Tuesday, March 31st, 2009
By Robb Hemmelgarn
Niekamp proud to capture D-II title
Findlay men's basketball coach Ron Niekamp's stoic, no-nonsense sideline demeanor during much of his teams' recent postseason would make most poker players envious.
On Saturday though, even Niekamp couldn't hold back jubilation as Tyler Evans' three-pointer in overtime pushed the Oilers ahead of Cal Poly Pomona, 56-53, and secured the NCAA Division II national title. It was the first Division II title for the school, as well as Niekamp, who just completed his 24th year leading the team.
"Between e-mails, people stopping in, and calls on two different phones, I have been very busy for the past couple of days," he smiled from his office. "We returned home yesterday and had a nice reception, and today it is back to business as much as possible. The big difference though, is that we have a nice big trophy to look at and remind us how all the hard work pays off."
Evans' off-balance shot on the inbounds play at the buzzer culminated an edge-of-the-cliff couple of weeks for the Oilers, where three of their final four games were overtime victories, while the fourth was a two-point win over Central Missouri in last week's semifinal contest.
On Saturday, the Oilers led Pomona by as many as 14 points in the opening half, but their advantage soon evaporated over the course of the final 20 minutes, which forced the game into overtime. Early in the extra session, Findlay's Josh Bostic, the Division II Player of the Year, retreated to the bench after picking up his fifth foul. Quickly, Niekamp's crew found themselves down by three.
Two consecutive turnovers though, helped the Oilers to tie things up. With just a handful of seconds remaining, Niekamp used a Cal Poly timeout to draw up the inbounds play with national championship implications. With less than a second on the clock, the pass was tossed to Evans, who swiftly launched the shot which swished the net as time expired.
"Before the season began, we knew that we could potentially be a very good team," Niekamp pointed out. "We had a lot of experience and talent, but to get to where we ended up was just amazing. To finish the year 36-0 is extremely difficult, especially as the year wears on and the target on our backs got bigger and bigger."
The final victory seemingly brought Niekamp full-circle from the days he was an All-Ohioan at St. Henry for coach Fran Guilbault in the mid-1960's. After high school, he went on to play for Miami University, where he lettered for the Redskins in 1971 and 1972 under long-time head coach Darrell Hedric. While at Miami, Niekamp played in one NIT and two NCAA tournaments.
"I have been fortunate through my career to play for and coach with some outstanding men," praised Niekamp. "I obviously can't copy exactly what they taught me, but I try to take a little bit from everyone and fit it to my style of coaching and teaching."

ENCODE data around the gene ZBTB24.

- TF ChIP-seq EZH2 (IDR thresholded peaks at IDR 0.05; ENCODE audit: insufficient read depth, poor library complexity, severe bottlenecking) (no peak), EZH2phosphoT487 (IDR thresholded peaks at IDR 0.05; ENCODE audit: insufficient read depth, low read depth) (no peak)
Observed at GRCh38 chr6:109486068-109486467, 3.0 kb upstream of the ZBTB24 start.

Following college graduation, he returned to Mercer County when he took his initial coaching job at Parkway High School. He led the Panthers for two seasons before moving on to Ottawa Glandorf, where he remained for five years. In 1977, he earned Ohio's Class AA Coach of the Year after guiding the Titans to the state basketball tournament that season and repeated the feat in 1978.
Prior to jumping to the college ranks, Niekamp was on the sidelines at Lima Senior High School for six years, where he once again steered his team to the state tournament in 1982.
Deciding it was time to hang up his whistle at the prep level, Niekamp compiled a career record of 208-86, but the time was right to move on. He was hired as the University of Findlay's head man before the 1985-86 campaign, and by his second season, the Oilers finished 25-4 overall and won a second straight NAIA District 22 title.
During his 24-year tenure at the school, Niekamp has weathered the shift from NAIA to NCAA and not missed a beat. In 24 consecutive winning seasons, his teams have chalked up 551 wins and just 174 losses, with this season obviously measuring as the most prolific.
"Through all of my years in coaching, one thing has remained a constant," he explained. "The camaraderie of the players and coaches needs to be strong to be successful. If you can have trusting bonds, it makes winning the big games even more special and you realize how working hard together for a common goal pays off."
Reflecting on the recently completed season, Niekamp doesn't hesitate to shower his assistant coaches with all due credit. Ironically, Charlie Ernst, Dan Shardo, and Tyler Niekamp all played basketball in the Midwest Athletic Conference.
"I ask a lot from my assistant coaches and they have always done an outstanding job for me," he commented. "I guess I didn't realize that we all played at MAC schools, but I think that all of our understanding and appreciation of what basketball means to west central Ohio, helps us to be successful in that regard as well."
With a list of personal milestones that includes induction into Miami University's "Cradle of Coaches", Niekamp is left to ponder what comes next.
"I am obviously not as young as I used to be and every year there are moments during the season that I am reminded of that," he readily admitted. "The long hours and bus trips take their toll over time, but I go year by year at this point. This season is no different. I will evaluate everything and think about what I still love about coaching and this will help me to determine what the immediate future holds. Ending the season with a victory and as national champions is a feeling you just can't top."
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